The mindset that is most appropriate for a job search is very much like my Army experience where we used to lament what we referred to as “hurry up and wait.”
As raw recruits, we were expected to arrive at points at the previously appointed minute, whether or not others were ready for us. We would “double time” to ensure we weren’t late and then be kept waiting for what seem like hours and often was. As we used to say: “That’s the Army for you.” (Other words were used as well, but this is a G rated newsletter and I cannot repeat them here or in mixed company.)
It is easy to fall into the trap of thinking that just because no one seems to be getting back to you that you have the luxury of time. You don’t.
The speed of communications today makes delay your enemy. I hear anecdotally that candidate slates for searches close in just a few hours. There are a lot of qualified folks out there and many of them are sitting at their computers on broadband hitting “send, receive” all day long.
As soon as a posting comes in, out it goes if it is even close.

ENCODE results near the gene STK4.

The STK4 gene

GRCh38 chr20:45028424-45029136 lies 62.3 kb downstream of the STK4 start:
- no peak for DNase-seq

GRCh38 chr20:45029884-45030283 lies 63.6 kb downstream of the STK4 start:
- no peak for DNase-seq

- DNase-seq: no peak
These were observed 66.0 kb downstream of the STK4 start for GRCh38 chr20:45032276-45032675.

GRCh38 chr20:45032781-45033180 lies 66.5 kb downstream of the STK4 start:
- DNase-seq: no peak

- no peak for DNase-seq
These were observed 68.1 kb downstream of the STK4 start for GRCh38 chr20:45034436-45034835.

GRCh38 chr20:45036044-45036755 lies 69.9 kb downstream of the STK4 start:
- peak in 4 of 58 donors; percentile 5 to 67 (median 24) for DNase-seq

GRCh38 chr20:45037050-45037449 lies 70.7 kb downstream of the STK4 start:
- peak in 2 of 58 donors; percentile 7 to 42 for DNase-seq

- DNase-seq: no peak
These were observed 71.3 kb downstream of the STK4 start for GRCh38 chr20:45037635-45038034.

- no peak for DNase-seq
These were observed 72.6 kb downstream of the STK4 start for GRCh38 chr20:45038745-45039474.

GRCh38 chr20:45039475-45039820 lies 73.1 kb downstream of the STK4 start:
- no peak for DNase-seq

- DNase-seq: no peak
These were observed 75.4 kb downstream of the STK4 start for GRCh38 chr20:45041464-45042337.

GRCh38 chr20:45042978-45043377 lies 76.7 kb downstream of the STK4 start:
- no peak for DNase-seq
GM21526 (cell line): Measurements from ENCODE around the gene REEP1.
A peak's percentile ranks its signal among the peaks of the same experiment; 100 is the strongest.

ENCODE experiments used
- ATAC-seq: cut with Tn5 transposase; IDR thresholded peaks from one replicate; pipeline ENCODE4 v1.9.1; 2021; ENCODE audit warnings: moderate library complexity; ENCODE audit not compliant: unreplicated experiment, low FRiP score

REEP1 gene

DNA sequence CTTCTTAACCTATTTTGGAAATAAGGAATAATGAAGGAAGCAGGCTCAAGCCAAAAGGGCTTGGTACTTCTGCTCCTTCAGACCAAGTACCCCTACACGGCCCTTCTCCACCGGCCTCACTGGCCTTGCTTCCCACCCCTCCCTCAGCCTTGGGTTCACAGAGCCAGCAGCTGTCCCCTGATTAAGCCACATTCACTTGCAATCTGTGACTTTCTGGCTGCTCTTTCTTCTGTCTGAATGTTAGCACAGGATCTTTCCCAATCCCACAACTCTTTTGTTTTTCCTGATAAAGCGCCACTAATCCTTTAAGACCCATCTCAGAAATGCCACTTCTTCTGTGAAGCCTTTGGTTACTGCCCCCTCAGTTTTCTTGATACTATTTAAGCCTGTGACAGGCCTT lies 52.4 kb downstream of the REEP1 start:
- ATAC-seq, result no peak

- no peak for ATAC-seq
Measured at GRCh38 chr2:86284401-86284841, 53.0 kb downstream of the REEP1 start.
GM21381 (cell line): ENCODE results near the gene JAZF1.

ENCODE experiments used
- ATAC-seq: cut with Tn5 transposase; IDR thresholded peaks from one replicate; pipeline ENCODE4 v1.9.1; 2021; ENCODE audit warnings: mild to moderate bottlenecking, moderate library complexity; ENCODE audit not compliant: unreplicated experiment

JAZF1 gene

On the receiving end, once they have a sufficient number of apparently qualified candidates, the late arrivals are either deleted or just placed in a folder in case more are needed, which usually means they are never reviewed. Some people are borderline insomniacs and check their email in the middle of the night — so much for waiting until the dawn of a new day.
You may be the best on the planet, but if they don’t get to your paperwork, no one will ever know.
I would remind members of this august body that restricting yourself to “the process” is not necessary. The job market is more like a knife fight, and you are fortunate to have a gun in The FENG’s membership directory. You also have tools like LinkedIn and Google at your disposal.
If you find out about any firm that is hiring, use these remarkable tools to network your way to the hiring manager.
I know everyone enjoys a fair fight, but a fair fight isn’t all it’s cracked up to be.
Hurry up and pull out all your stops. And then sit back and see if you get into the crosshairs of the hiring manager. That’s what I call hurry up and wait on turbo.